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So you want to be a nurse?

Updated on December 20, 2016
Image courtesy of Praisaeng at
Image courtesy of Praisaeng at

No matter what happens in the world – war, financial crisis, terrorist atrocities – we will always need good nurses.

If you are the sort of person who cares for other people, who wants to make a difference in the world, who wants a job with meaning and purpose, nursing could be the career for you.

And, if you are good at nursing, it could be a career that will positively change your life.

My Story

In my case, I’d left school at 16 with hardly any qualifications. I had some excellent office jobs over the years. I ended up earning great money. I was miserable.

I decided that, if I had to work for a living, I wanted to do something that was really worthwhile.

My Nan was a nurse, and a hugely positive part of my life. She helped to bring me up.

As part of one of my work projects, I worked closely with a university. I made some enquiries with their office. I explained that I wanted to know what I needed to do to become a nurse. I confessed to my lack of academic skills.

Access to Learning

With the information I’d gained, I signed up to The Distance Learning Centre’s ‘Access to Nursing’ Diploma. It changed my life. I was able to work full time, and study. If you are reading, and would like to be a nurse but don’t feel you have the academic skills, don’t count yourself out. Consider this. It is possible!

Think about what kind of nursing you are interested in. Would you like to work with children, adults, people with learning disabilities or people with mental health issues? You might even want to be a midwife!

Image courtesy of KROMKRATHOG at
Image courtesy of KROMKRATHOG at


I am terrible at maths. I just am. It is something that will never come naturally to me. I didn’t even pass my maths GCSE! However, the Distance Learning Centre allowed me to complete a GCSE Maths Equivalent as part of my access course. I passed!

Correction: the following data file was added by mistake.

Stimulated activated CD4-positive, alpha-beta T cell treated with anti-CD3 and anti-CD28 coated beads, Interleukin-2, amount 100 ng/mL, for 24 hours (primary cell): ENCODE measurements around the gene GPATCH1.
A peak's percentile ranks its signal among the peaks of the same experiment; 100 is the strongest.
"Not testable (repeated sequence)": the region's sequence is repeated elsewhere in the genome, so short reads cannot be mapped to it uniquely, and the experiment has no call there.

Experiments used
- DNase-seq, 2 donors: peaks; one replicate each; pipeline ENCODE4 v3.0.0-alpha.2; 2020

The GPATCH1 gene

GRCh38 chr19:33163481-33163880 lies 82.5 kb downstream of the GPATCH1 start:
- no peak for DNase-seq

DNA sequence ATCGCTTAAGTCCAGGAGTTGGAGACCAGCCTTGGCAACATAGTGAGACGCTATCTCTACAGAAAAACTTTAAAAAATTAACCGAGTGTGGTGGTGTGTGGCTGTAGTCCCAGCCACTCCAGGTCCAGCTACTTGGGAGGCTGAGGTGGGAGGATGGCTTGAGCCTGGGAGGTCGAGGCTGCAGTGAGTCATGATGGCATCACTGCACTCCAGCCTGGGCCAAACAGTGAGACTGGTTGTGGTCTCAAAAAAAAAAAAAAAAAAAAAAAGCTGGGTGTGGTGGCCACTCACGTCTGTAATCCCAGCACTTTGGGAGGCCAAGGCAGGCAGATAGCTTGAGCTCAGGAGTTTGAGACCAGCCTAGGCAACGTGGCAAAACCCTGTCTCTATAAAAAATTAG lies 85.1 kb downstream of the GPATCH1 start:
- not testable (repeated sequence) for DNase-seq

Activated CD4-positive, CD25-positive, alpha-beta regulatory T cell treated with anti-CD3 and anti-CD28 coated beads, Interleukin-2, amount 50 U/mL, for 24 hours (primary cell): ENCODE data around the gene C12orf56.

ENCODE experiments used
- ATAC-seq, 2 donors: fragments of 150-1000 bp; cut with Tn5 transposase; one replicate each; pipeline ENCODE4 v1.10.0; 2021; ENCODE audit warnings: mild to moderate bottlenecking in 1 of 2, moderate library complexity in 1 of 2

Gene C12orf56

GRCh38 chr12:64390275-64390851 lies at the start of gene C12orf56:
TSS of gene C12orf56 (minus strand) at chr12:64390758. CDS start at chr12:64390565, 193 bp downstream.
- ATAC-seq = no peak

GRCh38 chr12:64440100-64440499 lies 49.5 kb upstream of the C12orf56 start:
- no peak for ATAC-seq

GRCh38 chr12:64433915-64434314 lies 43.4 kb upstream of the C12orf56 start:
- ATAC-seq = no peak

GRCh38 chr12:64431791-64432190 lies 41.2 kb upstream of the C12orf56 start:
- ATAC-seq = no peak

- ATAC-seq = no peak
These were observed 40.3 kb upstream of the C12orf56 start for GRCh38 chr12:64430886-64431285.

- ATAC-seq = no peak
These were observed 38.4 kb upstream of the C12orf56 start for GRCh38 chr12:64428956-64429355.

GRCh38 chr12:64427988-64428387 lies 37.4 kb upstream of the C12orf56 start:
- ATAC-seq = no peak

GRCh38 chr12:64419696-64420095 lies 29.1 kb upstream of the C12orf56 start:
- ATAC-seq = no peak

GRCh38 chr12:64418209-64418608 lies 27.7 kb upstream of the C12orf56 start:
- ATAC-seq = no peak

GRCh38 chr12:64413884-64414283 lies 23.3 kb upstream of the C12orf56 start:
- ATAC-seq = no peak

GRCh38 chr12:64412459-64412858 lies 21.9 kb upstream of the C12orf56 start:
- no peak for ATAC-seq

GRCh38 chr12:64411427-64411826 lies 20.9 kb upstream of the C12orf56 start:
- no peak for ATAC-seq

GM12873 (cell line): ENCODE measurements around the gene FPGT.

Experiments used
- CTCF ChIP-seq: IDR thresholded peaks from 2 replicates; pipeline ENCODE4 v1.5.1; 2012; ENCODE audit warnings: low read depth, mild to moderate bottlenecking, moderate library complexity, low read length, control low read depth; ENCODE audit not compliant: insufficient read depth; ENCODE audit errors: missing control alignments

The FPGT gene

Even though I have my maths qualification, I know that maths will be something I must continue to brush up on throughout my career. I must check and double check every reading, every dosage. In one way, I hope that being hyper vigilant will help me to not make mistakes!

Prepare yourself!

Once you are on track with your educational side, you’ll need to address your experience side. I had worked in office environments for my entire career. In order to get some good experience of working with people I volunteered. You must try to get some good experience – not only for your university application, but for your own sense of self. Can you really work in a caring capacity? Can you cope when things go wrong? Can you be a true people person?

Volunteering opportunities are available on the Do-It website

Image courtesy of holohololand at
Image courtesy of holohololand at


Once you take the plunge, you will need to apply to the university of your choice. You may wish to apply for a couple, just in case your first choice doesn’t work out. At the time of writing, applying to Uni through UCAS (the only way you can in the UK) costs £12 to apply to one university, and £23 to apply for multiple universities.

Make sure you check that you have exactly what the university you are applying for requires. Even though nursing should be standardised, courses do vary – as do their entry levels.

The application process is much like you will be familiar with for job applications. You will need to set aside a few hours for it! You need to share;

Personal details (name, address, nationality)
Education history
Employment history
Referee details

The most crucial part of your application will undoubtedly be your ‘Personal Statement’. This is where you will sell yourself, your skills and your experience of caring for others.

The Interview

As nursing courses typically start in autumn and the new year, you may have to wait quite a while for a reply to your application.

Once your application is seen by the uni, if successful you will be invited to interview. Keep up your volunteering during this time, not only to keep your skills fresh, but to add to your examples of good care that you can use at your interview. Don’t simply rely on what you’d mentioned in your personal statement – the university will want to hear more.

You will be expected to pass a maths and English test on the day of the interview. Don’t let these tests put you off – just make sure you prepare. If, like me, you are rubbish at maths, do as many online tests as you can. If English isn’t your forte, practice, practice, practice!

Some sample tests are available here

Image courtesy of pakorn at
Image courtesy of pakorn at

Essential Reading

Every potential student nurse must become very familiar indeed with the following;

The 6 C’s
The NMC Code for Nurses
Patient Voices

I hope that this article has given you something to consider. We need great nurses! I hope to be one myself, one day.

If you follow all of the steps I’ve laid out, you could be in the same positions as I am now. A first year student nurse.

Good luck!


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